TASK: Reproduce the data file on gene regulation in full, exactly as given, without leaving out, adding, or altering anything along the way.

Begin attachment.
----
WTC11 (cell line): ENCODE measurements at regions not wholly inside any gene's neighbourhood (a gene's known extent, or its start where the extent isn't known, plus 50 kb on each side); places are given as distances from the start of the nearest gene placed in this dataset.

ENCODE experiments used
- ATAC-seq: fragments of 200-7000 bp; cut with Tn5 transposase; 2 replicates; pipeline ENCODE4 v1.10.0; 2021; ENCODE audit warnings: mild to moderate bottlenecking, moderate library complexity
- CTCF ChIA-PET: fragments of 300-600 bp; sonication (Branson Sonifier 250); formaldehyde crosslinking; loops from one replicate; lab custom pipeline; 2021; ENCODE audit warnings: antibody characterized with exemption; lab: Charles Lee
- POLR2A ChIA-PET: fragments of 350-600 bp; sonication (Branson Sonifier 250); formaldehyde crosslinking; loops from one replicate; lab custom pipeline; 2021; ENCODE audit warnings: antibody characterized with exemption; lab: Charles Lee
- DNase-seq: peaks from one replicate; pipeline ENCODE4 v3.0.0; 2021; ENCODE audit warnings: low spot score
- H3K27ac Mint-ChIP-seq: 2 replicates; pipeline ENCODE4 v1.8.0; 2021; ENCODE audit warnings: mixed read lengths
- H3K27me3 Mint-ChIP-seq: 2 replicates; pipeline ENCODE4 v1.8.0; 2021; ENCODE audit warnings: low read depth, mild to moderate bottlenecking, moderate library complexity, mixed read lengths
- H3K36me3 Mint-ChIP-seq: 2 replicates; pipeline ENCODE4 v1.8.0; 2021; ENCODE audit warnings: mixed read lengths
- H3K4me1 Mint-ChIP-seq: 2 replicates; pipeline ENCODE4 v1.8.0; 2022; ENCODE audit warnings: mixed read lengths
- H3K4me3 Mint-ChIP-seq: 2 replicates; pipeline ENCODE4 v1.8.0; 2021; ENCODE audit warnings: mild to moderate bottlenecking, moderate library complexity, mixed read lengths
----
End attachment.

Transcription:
WTC11 (cell line): ENCODE measurements at regions not wholly inside any gene's neighbourhood (a gene's known extent, or its start where the extent isn't known, plus 50 kb on each side); places are given as distances from the start of the nearest gene placed in this dataset.

ENCODE experiments used
- ATAC-seq: fragments of 200-7000 bp; cut with Tn5 transposase; 2 replicates; pipeline ENCODE4 v1.10.0; 2021; ENCODE audit warnings: mild to moderate bottlenecking, moderate library complexity
- CTCF ChIA-PET: fragments of 300-600 bp; sonication (Branson Sonifier 250); formaldehyde crosslinking; loops from one replicate; lab custom pipeline; 2021; ENCODE audit warnings: antibody characterized with exemption; lab: Charles Lee
- POLR2A ChIA-PET: fragments of 350-600 bp; sonication (Branson Sonifier 250); formaldehyde crosslinking; loops from one replicate; lab custom pipeline; 2021; ENCODE audit warnings: antibody characterized with exemption; lab: Charles Lee
- DNase-seq: peaks from one replicate; pipeline ENCODE4 v3.0.0; 2021; ENCODE audit warnings: low spot score
- H3K27ac Mint-ChIP-seq: 2 replicates; pipeline ENCODE4 v1.8.0; 2021; ENCODE audit warnings: mixed read lengths
- H3K27me3 Mint-ChIP-seq: 2 replicates; pipeline ENCODE4 v1.8.0; 2021; ENCODE audit warnings: low read depth, mild to moderate bottlenecking, moderate library complexity, mixed read lengths
- H3K36me3 Mint-ChIP-seq: 2 replicates; pipeline ENCODE4 v1.8.0; 2021; ENCODE audit warnings: mixed read lengths
- H3K4me1 Mint-ChIP-seq: 2 replicates; pipeline ENCODE4 v1.8.0; 2022; ENCODE audit warnings: mixed read lengths
- H3K4me3 Mint-ChIP-seq: 2 replicates; pipeline ENCODE4 v1.8.0; 2021; ENCODE audit warnings: mild to moderate bottlenecking, moderate library complexity, mixed read lengths